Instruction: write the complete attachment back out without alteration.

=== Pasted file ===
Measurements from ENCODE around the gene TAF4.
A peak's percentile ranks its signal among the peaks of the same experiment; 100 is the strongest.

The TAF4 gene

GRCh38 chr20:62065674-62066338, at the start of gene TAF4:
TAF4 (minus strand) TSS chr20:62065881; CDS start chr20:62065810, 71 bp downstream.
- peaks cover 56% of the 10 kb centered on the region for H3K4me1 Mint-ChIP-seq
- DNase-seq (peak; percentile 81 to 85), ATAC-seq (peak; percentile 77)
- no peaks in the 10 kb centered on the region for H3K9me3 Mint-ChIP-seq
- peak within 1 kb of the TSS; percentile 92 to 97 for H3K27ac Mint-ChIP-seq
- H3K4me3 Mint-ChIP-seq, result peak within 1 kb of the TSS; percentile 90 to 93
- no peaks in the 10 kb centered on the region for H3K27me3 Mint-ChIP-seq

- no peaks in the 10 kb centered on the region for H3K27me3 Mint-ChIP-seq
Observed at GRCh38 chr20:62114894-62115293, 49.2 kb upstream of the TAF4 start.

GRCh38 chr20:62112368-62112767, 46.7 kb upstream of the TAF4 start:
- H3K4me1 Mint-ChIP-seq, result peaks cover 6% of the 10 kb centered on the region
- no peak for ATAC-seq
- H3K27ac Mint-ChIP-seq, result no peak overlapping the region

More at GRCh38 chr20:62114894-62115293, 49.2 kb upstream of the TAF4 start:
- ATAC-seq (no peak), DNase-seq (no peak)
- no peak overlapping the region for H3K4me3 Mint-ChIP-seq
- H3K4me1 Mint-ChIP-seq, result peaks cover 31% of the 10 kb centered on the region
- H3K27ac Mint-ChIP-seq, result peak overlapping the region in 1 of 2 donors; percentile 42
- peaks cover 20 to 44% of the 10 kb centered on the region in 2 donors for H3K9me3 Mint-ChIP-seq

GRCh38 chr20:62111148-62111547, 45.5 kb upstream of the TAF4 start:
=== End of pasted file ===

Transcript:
Measurements from ENCODE around the gene TAF4.
A peak's percentile ranks its signal among the peaks of the same experiment; 100 is the strongest.

The TAF4 gene

GRCh38 chr20:62065674-62066338, at the start of gene TAF4:
TAF4 (minus strand) TSS chr20:62065881; CDS start chr20:62065810, 71 bp downstream.
- peaks cover 56% of the 10 kb centered on the region for H3K4me1 Mint-ChIP-seq
- DNase-seq (peak; percentile 81 to 85), ATAC-seq (peak; percentile 77)
- no peaks in the 10 kb centered on the region for H3K9me3 Mint-ChIP-seq
- peak within 1 kb of the TSS; percentile 92 to 97 for H3K27ac Mint-ChIP-seq
- H3K4me3 Mint-ChIP-seq, result peak within 1 kb of the TSS; percentile 90 to 93
- no peaks in the 10 kb centered on the region for H3K27me3 Mint-ChIP-seq

- no peaks in the 10 kb centered on the region for H3K27me3 Mint-ChIP-seq
Observed at GRCh38 chr20:62114894-62115293, 49.2 kb upstream of the TAF4 start.

GRCh38 chr20:62112368-62112767, 46.7 kb upstream of the TAF4 start:
- H3K4me1 Mint-ChIP-seq, result peaks cover 6% of the 10 kb centered on the region
- no peak for ATAC-seq
- H3K27ac Mint-ChIP-seq, result no peak overlapping the region

More at GRCh38 chr20:62114894-62115293, 49.2 kb upstream of the TAF4 start:
- ATAC-seq (no peak), DNase-seq (no peak)
- no peak overlapping the region for H3K4me3 Mint-ChIP-seq
- H3K4me1 Mint-ChIP-seq, result peaks cover 31% of the 10 kb centered on the region
- H3K27ac Mint-ChIP-seq, result peak overlapping the region in 1 of 2 donors; percentile 42
- peaks cover 20 to 44% of the 10 kb centered on the region in 2 donors for H3K9me3 Mint-ChIP-seq

GRCh38 chr20:62111148-62111547, 45.5 kb upstream of the TAF4 start: